Romney on Monday was targeting his economic message to Hispanics, a key voting bloc with whom Obama enjoys an advantage. The Obama campaign released an online video Monday riffing on the “Extreme Makeover” television show, mocking Romney for trying to win over Hispanics even though the Obama campaign says the Republican wants to cut education and health care programs that would help them.
“Many Hispanics have sacrificed greatly to help build our country and our economy, and to leave for their children a brighter future,” Romney said in excerpts released before his speech to the U.S. Hispanic Chamber of Commerce in Los Angeles. “Today, those sacrifices are being squandered by a president who cannot stop spending.”
Romney said his test on federal spending would be whether a program is “so critical that it is worth borrowing money from China to pay for it.”
The president has countered with claims that Romney has investments in Chinese companies and outsourced jobs to China while running the private equity firm Bain Capital. On Monday, Obama was turning to the power of incumbency to try to gain the upper hand on the debate.
The office of the U.S. Trade Representative announced it has asked the World Trade Organization to intervene with China over illegal subsidies of exports in their autos and auto parts sectors. The U.S. says the practice puts American parts manufacturers at a competitive disadvantage and encourages the outsourcing of production to China.
Jobs in the U.S. auto parts sector dropped by roughly half between 2001 and 2010, while U.S. imports of auto parts from China have increased seven-fold, according to the Obama administration.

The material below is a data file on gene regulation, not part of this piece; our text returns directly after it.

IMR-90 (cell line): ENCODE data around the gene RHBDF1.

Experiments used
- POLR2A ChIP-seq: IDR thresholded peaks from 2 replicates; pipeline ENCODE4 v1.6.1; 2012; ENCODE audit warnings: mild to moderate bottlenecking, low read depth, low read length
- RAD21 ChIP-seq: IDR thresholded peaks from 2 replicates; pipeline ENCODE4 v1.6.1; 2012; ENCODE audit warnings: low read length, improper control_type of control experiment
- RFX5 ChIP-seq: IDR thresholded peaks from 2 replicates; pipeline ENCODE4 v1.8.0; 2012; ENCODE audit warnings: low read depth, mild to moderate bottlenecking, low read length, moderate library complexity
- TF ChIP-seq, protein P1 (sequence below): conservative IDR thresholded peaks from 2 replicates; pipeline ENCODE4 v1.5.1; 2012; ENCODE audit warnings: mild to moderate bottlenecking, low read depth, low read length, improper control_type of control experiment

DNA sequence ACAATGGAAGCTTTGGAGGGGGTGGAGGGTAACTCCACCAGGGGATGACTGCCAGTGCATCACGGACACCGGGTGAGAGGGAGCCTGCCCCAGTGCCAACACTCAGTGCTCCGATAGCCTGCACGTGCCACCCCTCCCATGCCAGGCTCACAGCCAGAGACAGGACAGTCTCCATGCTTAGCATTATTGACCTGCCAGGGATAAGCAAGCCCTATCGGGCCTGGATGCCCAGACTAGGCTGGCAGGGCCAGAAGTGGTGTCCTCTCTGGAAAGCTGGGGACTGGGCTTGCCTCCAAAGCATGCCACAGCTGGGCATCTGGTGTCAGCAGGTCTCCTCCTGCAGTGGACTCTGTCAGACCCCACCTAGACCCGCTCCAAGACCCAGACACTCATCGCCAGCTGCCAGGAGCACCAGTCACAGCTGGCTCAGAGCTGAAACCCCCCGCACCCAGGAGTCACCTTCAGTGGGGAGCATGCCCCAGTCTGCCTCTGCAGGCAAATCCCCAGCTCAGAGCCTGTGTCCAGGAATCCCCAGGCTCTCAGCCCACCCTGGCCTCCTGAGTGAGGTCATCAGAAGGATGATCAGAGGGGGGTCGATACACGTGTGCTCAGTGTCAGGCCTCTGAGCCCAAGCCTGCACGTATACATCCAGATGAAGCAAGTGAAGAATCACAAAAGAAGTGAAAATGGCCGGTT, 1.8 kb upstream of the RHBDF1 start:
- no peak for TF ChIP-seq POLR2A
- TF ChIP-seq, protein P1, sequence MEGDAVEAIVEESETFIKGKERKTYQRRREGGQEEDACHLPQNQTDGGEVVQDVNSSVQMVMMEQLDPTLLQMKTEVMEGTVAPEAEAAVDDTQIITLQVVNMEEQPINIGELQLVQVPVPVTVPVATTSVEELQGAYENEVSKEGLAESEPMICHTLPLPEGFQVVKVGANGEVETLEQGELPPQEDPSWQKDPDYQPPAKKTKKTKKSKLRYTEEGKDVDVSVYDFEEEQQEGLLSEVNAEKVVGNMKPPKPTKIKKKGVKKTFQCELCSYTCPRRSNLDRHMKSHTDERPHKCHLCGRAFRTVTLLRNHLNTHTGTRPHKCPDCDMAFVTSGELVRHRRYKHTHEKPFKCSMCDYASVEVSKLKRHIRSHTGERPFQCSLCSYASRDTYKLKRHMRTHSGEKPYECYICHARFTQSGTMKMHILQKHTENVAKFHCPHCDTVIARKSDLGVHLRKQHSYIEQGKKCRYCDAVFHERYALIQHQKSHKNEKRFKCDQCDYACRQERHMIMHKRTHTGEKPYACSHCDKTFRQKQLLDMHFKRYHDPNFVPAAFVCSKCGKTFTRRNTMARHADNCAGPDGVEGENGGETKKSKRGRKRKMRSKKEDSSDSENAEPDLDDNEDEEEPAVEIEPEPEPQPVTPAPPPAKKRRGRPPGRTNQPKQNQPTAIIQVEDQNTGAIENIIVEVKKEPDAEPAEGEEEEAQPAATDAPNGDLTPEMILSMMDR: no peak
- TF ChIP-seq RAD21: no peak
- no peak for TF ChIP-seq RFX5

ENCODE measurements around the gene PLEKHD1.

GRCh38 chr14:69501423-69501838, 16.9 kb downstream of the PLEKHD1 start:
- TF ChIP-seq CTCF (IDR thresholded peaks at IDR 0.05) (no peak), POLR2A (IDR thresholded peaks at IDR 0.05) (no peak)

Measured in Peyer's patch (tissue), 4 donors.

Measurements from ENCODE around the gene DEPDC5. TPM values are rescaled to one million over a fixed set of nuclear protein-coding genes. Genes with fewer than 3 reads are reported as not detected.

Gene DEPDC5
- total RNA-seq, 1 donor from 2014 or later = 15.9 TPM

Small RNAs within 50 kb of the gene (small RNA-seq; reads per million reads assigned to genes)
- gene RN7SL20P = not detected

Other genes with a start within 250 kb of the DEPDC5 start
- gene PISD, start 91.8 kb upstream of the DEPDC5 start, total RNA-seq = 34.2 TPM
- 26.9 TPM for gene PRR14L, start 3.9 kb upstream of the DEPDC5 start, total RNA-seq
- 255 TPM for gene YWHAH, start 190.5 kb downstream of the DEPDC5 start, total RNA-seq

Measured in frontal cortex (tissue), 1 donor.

The administration is also escalating another case it brought against China at the WTO in July that accuses China of imposing unfair duties on more than $3 billion in exports of U.S. autos. The duties cover more than 80 percent of American auto exports to China, said the officials, who requested anonymity because they were not authorized to discuss publicly details of the trade action before the president announces it.
The cases stem from the Interagency Trade Enforcement Center Obama set up earlier this year to target unfair practices around the world, particularly in China.
Obama and Romney began trading barbs on China late last week.
Romney released a television advertisement Thursday accusing Obama of “failing American workers” and ignoring unfair trade practices by China. In his weekly podcast Saturday Romney said that “in 2008, candidate Obama promised to take China ‘to the mat.’ But since then, he’s let China run all over us.”
Obama countered with a TV spot focused on its claims that Romney outsourced jobs to China while working in the private sector. His campaign also released a new Web video Saturday in which Obama deputy campaign manager Stephanie Cutter said Romney holds investments in Chinese companies.
Associated Press writers Ken Thomas in Los Angeles, Kasie Hunt in Washington and Thomas Beaumont in Iowa contributed to this report.